The trend was most evident in the northwest, emphasized Professor Van-Tam, where most infections (dark orange boxes) were concentrated in younger groups (lower rows) in early September but have continued to move up since then, meaning older people have it are let infected

The diagonal line broadly shows that infection rates in younger people are now occurring in older groups in early September, which means hospital admissions and deaths are likely to increase

The diagonal line broadly shows that infection rates in younger people are now occurring in older groups in early September, which means hospital admissions and deaths are likely to increase

More patients in hospital than before the first lockdown and increasing admissions

Professor Stephen Powis, NHS England Medical Director, flanked Dr. Van-Tam to warn the public that hospital admissions are increasing.

More people are now in hospital than before the UK lockdown in the spring, says Professor Powis.

Statistics show that on March 23, the day Boris Johnson made his landmark address to the nation, there were 3,097 patients in hospitals in England with coronavirus.

That number was exceeded on Saturday when the number of people on the wards reached 3,225 and it is now at least 3,451.

However, the rate of increase in March was immense – the number of patients tripled in just one week to 10,767 on March 30th.

At the current rate of increase, it took three weeks, according to the government, for the number of patients in the hospital to triple from 1,141 on September 20.

Daily admissions are significantly lower today than they were then, but are increasing as the number of cases continues to rise in the UK.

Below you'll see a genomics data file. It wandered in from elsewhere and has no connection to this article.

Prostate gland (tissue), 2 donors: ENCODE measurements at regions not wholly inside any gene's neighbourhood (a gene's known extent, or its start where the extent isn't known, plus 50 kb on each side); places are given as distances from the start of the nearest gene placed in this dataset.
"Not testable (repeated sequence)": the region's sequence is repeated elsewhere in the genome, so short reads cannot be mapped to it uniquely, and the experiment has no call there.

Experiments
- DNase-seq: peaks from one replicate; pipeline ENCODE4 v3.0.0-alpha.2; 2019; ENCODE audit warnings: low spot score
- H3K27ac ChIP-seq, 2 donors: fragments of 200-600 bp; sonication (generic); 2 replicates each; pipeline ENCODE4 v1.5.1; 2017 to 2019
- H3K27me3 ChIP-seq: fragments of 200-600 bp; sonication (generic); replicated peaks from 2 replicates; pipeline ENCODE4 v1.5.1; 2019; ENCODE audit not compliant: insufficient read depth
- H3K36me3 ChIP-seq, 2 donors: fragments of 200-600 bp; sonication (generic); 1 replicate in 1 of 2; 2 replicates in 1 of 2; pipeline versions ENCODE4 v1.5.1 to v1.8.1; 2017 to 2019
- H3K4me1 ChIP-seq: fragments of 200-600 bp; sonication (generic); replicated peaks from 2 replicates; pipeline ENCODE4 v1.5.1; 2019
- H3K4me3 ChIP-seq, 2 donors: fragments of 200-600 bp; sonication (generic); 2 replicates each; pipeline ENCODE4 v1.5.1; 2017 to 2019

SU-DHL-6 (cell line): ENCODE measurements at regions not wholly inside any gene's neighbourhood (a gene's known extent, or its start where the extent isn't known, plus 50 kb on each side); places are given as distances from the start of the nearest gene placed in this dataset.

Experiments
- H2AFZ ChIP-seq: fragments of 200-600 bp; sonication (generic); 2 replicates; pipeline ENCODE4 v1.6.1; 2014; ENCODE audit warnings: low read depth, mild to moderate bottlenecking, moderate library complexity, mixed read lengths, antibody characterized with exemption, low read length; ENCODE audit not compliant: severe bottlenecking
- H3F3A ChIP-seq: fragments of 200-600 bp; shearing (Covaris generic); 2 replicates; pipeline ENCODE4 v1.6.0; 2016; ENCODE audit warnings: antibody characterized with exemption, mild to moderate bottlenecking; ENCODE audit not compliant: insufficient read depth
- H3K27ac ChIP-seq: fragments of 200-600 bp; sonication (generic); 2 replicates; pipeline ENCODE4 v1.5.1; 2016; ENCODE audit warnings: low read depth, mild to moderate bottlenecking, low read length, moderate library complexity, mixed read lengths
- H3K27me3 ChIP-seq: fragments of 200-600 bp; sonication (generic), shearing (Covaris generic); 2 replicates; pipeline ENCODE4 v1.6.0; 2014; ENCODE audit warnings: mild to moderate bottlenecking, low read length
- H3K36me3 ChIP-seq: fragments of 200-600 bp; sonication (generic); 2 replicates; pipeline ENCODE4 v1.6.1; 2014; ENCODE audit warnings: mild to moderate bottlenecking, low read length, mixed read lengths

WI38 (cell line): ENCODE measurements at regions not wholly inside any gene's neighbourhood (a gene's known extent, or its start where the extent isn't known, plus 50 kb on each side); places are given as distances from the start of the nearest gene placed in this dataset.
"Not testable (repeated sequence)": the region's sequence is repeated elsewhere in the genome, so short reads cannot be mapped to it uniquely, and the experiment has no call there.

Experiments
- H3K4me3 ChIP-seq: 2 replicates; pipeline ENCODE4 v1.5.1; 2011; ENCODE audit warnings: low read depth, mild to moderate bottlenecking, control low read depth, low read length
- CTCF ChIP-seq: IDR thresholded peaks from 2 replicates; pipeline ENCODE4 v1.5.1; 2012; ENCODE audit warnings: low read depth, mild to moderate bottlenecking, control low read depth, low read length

There are currently an average of 487 admissions per day in England, compared to around 1,049 daily in the first week of lockdown and more than 2,700 at peak.

Professor Powis said, “You have been seeing this surge in infections in the community since early September … we are starting to see a surge in hospital cases.

"It is clear that hospital admissions are rising fastest in areas of the country where infection rates are highest … especially in the northwest, where hospital cases are growing the fastest and most."

The hospital admissions charts show that while cases are high in young people and low in older people, the opposite is true for hospital cases.

In the week leading up to October 4, nearly 40 over 85-year-olds were hospitalized with Covid-19 every day, compared with an average of fewer than five under 65-year-olds.

In addition to a clear age difference, there are regional differences in hospital stays that are not shown in the graphics.

Of the 3,451 hospital patients recorded yesterday, 2,132 are in the Northwest, Northeast and Yorkshire regions alone (62 percent).

In the week leading up to October 4, nearly 40 over 85-year-olds were hospitalized with Covid-19 every day, compared with an average of fewer than five under 65-year-olds